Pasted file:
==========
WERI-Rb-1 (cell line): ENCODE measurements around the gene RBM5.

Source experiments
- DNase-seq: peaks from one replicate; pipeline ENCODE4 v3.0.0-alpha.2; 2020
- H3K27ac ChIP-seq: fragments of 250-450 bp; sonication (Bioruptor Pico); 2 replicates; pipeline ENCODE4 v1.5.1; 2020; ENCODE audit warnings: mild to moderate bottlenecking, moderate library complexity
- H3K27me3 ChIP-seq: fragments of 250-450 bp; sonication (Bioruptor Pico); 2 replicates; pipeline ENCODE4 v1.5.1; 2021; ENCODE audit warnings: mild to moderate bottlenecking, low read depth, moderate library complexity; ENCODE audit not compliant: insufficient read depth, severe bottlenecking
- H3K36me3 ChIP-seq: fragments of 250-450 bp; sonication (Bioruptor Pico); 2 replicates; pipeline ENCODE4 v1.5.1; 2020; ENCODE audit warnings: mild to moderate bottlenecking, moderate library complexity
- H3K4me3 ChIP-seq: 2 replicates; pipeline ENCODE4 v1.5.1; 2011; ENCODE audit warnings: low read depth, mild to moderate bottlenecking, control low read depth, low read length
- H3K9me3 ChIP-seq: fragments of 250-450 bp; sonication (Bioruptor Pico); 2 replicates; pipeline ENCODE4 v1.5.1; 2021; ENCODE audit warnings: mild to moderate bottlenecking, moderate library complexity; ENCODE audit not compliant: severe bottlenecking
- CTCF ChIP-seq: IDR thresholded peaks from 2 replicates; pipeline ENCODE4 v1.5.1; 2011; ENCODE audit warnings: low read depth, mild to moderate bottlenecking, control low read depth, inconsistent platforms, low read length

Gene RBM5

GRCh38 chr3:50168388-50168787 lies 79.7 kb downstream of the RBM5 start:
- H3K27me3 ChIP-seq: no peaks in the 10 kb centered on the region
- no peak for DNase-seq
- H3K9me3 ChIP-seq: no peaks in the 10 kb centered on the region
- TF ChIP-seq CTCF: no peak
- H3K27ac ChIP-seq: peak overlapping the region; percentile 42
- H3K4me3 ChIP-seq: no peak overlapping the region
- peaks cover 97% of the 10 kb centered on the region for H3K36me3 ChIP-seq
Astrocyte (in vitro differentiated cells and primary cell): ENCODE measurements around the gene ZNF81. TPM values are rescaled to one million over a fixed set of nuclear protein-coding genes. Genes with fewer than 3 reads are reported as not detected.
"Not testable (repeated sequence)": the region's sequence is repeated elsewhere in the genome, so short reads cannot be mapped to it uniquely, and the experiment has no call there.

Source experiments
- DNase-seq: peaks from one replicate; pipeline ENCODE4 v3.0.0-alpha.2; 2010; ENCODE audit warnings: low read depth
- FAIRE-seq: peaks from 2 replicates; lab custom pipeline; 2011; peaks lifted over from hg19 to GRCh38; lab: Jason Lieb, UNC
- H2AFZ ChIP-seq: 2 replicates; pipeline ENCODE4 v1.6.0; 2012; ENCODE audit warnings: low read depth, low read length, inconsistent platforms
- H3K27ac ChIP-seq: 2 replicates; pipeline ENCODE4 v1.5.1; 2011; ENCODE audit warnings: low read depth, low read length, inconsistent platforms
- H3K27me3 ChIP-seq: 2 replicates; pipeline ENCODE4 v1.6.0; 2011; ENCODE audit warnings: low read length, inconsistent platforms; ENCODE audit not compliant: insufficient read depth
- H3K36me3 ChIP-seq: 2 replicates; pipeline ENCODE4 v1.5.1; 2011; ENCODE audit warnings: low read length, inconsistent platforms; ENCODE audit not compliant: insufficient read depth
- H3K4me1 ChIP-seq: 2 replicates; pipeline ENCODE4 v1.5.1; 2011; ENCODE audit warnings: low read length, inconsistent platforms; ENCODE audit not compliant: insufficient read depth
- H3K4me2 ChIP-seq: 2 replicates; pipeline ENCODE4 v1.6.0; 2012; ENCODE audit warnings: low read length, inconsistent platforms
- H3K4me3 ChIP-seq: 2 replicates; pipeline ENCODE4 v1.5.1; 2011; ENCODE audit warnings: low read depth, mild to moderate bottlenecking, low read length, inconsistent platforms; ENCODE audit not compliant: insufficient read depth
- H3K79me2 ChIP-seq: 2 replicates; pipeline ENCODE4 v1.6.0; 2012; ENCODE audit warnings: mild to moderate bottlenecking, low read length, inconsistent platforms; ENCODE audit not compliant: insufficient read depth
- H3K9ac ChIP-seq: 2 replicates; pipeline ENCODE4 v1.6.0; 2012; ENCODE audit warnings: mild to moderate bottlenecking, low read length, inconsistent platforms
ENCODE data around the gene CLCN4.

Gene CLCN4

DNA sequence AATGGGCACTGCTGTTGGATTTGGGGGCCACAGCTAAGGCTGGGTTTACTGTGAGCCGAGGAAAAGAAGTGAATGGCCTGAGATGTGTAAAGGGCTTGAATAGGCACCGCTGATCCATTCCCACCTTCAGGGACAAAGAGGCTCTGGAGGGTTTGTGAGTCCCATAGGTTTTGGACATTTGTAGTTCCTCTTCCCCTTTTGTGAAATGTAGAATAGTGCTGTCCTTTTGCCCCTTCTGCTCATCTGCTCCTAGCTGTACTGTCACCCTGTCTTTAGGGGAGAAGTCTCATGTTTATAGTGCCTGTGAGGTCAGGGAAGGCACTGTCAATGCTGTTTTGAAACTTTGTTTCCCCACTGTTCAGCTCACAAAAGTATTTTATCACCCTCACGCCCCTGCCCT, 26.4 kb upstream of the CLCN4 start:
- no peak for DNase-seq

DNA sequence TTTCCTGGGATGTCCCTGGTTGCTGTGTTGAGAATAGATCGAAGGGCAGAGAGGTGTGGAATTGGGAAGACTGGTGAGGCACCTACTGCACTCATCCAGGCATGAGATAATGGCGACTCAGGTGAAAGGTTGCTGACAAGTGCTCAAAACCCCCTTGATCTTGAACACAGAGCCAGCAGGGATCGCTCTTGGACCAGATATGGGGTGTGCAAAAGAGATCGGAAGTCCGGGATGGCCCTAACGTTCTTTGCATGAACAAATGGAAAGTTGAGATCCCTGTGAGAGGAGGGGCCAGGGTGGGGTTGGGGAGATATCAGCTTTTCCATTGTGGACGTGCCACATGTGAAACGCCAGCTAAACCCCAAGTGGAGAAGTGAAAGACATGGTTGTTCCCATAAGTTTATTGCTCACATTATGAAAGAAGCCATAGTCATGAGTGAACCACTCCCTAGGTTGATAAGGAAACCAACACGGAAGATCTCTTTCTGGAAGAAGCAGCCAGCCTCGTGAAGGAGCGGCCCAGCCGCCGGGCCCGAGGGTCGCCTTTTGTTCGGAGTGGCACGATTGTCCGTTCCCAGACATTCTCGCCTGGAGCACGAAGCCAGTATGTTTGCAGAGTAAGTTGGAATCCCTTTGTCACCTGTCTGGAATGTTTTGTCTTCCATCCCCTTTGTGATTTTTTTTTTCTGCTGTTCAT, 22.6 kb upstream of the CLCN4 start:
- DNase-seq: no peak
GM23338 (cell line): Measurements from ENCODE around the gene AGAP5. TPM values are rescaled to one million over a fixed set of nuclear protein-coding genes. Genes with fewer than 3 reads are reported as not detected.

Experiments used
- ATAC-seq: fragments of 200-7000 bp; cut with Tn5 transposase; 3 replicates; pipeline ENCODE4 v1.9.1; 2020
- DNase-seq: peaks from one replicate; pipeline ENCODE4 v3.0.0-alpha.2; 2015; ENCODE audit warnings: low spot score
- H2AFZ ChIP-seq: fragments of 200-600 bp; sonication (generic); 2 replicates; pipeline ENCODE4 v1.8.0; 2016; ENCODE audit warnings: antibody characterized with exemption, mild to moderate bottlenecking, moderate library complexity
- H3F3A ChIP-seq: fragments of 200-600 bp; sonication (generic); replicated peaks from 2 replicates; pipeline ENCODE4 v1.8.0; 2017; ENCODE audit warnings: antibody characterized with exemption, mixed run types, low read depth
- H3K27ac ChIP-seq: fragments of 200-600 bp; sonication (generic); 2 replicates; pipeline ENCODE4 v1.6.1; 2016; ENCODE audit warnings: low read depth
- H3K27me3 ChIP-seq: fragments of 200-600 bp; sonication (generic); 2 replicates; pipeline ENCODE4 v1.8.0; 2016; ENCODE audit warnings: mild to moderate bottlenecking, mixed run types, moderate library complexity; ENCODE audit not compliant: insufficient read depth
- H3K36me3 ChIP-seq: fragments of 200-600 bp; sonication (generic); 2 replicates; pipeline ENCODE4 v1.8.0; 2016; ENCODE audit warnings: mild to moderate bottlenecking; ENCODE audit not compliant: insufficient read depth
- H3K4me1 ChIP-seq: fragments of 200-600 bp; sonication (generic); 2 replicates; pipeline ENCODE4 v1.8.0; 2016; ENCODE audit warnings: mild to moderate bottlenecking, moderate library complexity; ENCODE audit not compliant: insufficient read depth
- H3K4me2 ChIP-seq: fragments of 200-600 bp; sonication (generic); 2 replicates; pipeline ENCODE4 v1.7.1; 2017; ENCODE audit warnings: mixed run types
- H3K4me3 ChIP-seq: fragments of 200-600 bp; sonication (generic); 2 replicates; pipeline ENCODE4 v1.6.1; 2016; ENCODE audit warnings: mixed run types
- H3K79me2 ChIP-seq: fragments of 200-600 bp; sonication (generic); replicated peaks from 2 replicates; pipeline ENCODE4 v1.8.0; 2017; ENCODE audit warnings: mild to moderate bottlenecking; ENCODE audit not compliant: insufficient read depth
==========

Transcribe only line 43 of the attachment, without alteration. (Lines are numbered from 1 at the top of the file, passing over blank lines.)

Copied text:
- H2AFZ ChIP-seq: fragments of 200-600 bp; sonication (generic); 2 replicates; pipeline ENCODE4 v1.8.0; 2016; ENCODE audit warnings: antibody characterized with exemption, mild to moderate bottlenecking, moderate library complexity